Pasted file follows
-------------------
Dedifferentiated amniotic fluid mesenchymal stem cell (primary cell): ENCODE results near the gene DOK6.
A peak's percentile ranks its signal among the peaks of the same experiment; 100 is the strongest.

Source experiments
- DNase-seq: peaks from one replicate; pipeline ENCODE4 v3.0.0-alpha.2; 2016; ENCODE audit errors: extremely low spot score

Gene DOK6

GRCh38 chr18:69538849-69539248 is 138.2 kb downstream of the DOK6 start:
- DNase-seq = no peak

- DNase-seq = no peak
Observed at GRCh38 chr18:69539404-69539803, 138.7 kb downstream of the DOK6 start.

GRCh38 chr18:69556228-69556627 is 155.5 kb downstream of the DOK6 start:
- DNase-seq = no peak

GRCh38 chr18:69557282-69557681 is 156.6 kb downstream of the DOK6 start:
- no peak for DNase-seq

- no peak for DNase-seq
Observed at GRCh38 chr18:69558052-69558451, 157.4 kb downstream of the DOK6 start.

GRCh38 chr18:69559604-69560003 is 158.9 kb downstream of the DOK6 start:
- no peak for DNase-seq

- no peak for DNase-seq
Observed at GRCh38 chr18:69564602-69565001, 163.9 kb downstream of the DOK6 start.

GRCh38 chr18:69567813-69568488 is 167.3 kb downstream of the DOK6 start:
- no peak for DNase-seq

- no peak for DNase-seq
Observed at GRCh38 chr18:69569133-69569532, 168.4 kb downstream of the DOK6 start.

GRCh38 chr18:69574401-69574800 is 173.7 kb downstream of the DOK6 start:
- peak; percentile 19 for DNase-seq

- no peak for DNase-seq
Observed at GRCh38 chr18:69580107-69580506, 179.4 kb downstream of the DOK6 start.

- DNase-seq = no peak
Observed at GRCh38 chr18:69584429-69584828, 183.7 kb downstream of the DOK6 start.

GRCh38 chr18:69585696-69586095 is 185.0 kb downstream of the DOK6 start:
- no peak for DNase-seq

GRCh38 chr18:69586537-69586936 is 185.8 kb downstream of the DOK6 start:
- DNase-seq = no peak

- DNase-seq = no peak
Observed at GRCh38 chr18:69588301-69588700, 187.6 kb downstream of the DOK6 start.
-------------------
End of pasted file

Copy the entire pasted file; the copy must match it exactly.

Dedifferentiated amniotic fluid mesenchymal stem cell (primary cell): ENCODE results near the gene DOK6.
A peak's percentile ranks its signal among the peaks of the same experiment; 100 is the strongest.

Source experiments
- DNase-seq: peaks from one replicate; pipeline ENCODE4 v3.0.0-alpha.2; 2016; ENCODE audit errors: extremely low spot score

Gene DOK6

GRCh38 chr18:69538849-69539248 is 138.2 kb downstream of the DOK6 start:
- DNase-seq = no peak

- DNase-seq = no peak
Observed at GRCh38 chr18:69539404-69539803, 138.7 kb downstream of the DOK6 start.

GRCh38 chr18:69556228-69556627 is 155.5 kb downstream of the DOK6 start:
- DNase-seq = no peak

GRCh38 chr18:69557282-69557681 is 156.6 kb downstream of the DOK6 start:
- no peak for DNase-seq

- no peak for DNase-seq
Observed at GRCh38 chr18:69558052-69558451, 157.4 kb downstream of the DOK6 start.

GRCh38 chr18:69559604-69560003 is 158.9 kb downstream of the DOK6 start:
- no peak for DNase-seq

- no peak for DNase-seq
Observed at GRCh38 chr18:69564602-69565001, 163.9 kb downstream of the DOK6 start.

GRCh38 chr18:69567813-69568488 is 167.3 kb downstream of the DOK6 start:
- no peak for DNase-seq

- no peak for DNase-seq
Observed at GRCh38 chr18:69569133-69569532, 168.4 kb downstream of the DOK6 start.

GRCh38 chr18:69574401-69574800 is 173.7 kb downstream of the DOK6 start:
- peak; percentile 19 for DNase-seq

- no peak for DNase-seq
Observed at GRCh38 chr18:69580107-69580506, 179.4 kb downstream of the DOK6 start.

- DNase-seq = no peak
Observed at GRCh38 chr18:69584429-69584828, 183.7 kb downstream of the DOK6 start.

GRCh38 chr18:69585696-69586095 is 185.0 kb downstream of the DOK6 start:
- no peak for DNase-seq

GRCh38 chr18:69586537-69586936 is 185.8 kb downstream of the DOK6 start:
- DNase-seq = no peak

- DNase-seq = no peak
Observed at GRCh38 chr18:69588301-69588700, 187.6 kb downstream of the DOK6 start.